Thursday, 2 August 2012

Sidetracked by a trio of enterprising brothers

Canadian picnic: Art, Fred and Ern are the three hatless men on the left

Self-discipline is something I've needed a lot of this week, not only to ensure that Olympic-viewing doesn't take over everything (although, goodness knows, that's been hard enough) but also to make sure that I keep my eyes firmly on the title of my book. With so many fascinating characters writing First World War letters, it's very easy to wander off course and spend time becoming interested in their lives rather than sticking to the letters they wrote. I'm not saying that background information isn't valuable, but recently I've had to remind myself that my aim is to write about the First World War rather than individual families!

The enterprising Stride brothers, for example, caught my imagination and were a case in point. The trio set off for Canada in 1909 in order to find work in the building trade. They came from a Somerset family which had run a successful building business since the 1800s, developing housing and shops in the Shirehampton and Avonmouth areas of Bristol. But by the early 1900s the business couldn't support the whole family, so the brothers set off for Canada in search of pastures new.

Ern, 27, was the eldest and drove the business forward; Fred, 26, was the easy-going one; and Art, 25, was the youngest, elegant and dapper. They found work in Vancouver and all three lived off Fred's wages while saving money earned by the other two, and in time they set up their own business. The brothers lived a lively social life which centred around the local methodist church. They were musical and played viola and cello, and there were plenty of outings, as pictured above.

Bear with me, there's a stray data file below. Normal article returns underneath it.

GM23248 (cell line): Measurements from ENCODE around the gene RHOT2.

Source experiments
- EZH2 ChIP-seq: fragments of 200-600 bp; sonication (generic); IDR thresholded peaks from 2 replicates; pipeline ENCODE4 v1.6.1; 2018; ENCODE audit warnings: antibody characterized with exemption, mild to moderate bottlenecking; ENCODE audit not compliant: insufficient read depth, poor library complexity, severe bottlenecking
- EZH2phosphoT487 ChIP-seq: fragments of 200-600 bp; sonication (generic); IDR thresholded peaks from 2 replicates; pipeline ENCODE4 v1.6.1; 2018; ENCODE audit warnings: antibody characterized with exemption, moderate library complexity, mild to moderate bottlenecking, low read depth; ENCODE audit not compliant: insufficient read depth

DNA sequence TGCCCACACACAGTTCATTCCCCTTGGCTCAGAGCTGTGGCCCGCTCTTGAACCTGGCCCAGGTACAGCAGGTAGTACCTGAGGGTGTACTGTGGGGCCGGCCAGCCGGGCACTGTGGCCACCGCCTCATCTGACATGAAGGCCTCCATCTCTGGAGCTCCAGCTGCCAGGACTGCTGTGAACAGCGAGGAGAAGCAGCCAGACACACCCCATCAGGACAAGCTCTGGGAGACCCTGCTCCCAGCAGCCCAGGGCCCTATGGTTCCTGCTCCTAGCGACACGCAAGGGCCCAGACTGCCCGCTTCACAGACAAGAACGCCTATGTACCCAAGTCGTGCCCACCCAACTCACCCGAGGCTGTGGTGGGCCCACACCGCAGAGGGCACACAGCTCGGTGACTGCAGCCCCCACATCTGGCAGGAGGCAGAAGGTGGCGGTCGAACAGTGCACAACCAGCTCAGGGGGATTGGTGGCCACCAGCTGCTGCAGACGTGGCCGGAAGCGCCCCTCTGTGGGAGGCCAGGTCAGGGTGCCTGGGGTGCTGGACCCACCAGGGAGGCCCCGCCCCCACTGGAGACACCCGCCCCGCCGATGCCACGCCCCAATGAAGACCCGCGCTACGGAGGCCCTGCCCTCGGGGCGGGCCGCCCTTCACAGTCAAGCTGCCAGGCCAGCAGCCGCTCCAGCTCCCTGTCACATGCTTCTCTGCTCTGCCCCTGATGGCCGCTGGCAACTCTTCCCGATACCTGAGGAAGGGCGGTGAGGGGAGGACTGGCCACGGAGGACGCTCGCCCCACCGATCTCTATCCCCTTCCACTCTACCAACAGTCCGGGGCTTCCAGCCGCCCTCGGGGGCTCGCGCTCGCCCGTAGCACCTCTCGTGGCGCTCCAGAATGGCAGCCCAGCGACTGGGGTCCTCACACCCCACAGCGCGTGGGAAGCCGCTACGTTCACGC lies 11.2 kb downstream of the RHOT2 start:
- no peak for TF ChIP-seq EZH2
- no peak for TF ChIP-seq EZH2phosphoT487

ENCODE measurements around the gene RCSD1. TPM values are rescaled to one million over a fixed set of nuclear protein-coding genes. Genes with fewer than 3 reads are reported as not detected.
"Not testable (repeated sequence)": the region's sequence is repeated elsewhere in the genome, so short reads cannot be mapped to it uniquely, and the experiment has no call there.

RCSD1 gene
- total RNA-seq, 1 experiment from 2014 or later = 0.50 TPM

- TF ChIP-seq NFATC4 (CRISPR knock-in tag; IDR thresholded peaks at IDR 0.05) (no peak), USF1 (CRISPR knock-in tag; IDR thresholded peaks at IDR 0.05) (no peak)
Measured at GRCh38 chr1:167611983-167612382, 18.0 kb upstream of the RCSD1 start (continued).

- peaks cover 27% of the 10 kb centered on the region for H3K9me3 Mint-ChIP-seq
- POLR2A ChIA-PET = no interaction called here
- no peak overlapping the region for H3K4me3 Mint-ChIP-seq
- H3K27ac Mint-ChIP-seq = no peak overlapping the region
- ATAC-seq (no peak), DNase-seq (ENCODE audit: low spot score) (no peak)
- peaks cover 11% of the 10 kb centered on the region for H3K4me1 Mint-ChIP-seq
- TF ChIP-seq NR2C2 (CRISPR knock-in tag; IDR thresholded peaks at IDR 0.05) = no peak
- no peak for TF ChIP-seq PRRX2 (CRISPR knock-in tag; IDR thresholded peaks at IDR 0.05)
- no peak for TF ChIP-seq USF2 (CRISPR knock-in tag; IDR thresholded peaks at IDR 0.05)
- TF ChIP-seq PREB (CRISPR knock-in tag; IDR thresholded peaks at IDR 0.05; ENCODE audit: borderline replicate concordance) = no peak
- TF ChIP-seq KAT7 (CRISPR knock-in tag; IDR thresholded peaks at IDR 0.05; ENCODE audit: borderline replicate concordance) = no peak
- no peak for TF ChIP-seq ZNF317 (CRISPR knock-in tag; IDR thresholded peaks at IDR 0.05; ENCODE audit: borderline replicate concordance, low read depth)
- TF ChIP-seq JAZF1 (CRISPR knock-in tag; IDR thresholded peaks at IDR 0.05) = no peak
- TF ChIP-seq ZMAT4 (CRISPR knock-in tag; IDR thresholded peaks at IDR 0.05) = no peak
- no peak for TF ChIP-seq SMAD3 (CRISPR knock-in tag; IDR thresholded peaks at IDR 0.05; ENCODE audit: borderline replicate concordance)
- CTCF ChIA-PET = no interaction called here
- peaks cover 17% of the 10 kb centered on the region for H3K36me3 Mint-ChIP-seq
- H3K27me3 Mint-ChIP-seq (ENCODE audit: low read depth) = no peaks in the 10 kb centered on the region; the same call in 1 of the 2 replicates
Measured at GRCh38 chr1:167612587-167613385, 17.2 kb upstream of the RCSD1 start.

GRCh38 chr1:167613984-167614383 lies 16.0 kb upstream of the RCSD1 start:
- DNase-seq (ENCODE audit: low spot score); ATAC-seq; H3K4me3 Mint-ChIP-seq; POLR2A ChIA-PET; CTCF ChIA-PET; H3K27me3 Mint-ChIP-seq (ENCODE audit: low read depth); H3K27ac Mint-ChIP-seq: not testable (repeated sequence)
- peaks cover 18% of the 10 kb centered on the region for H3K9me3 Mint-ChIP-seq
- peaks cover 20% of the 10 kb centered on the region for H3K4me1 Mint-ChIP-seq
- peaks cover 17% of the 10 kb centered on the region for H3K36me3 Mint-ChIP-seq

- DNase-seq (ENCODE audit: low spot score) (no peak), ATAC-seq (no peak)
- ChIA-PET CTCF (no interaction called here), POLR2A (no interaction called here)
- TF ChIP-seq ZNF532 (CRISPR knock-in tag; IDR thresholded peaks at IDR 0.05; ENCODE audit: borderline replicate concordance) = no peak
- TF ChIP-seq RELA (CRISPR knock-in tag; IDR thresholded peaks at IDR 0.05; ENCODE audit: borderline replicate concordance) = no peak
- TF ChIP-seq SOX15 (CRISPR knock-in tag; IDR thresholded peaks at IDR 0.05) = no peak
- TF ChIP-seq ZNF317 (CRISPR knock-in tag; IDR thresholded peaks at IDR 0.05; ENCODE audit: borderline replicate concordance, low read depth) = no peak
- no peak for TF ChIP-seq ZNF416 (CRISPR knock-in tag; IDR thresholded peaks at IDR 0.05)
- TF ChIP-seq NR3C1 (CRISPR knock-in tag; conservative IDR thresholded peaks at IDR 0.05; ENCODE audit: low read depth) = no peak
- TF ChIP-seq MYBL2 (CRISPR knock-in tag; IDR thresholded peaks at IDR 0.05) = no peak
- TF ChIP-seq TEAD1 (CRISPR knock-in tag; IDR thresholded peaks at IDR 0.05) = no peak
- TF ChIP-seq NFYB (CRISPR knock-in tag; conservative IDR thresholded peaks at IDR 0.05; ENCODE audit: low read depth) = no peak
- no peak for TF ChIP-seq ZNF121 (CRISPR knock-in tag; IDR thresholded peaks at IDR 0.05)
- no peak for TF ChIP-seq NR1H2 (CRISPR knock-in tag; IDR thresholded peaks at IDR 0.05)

For some years Fred and Art remained settled in Canada, both marrying Canadian women, but Ern's life took a less happy turn when became ill with tuberculosis. In the early stages he was nursed by Fred, however the Stride family was close and didn't want to bury one of their own in a foreign land. So Ern came back to England (and in the end he lived until he was 45).

Where do First World War letters come into this story? When Ern returned to England, conscription was in full swing and the Army lost no time in calling him up. Although he resisted, he was put on light duties at home. 'Well or ill everyone seems to be caught in the net,' he wrote. 'We are caught in the military machine alright, no escape.' There followed regular letters from Ern to his brothers in which he wrote about everything from his duties at an anti-aircraft station to the mood of the country.

Ern's letters give a fascinating insight into England at a time when trench warfare had started wear down public enthusiasm for the conflict and will provide valuable material for my project. But the enterprising Stride brothers deserve a book of their own!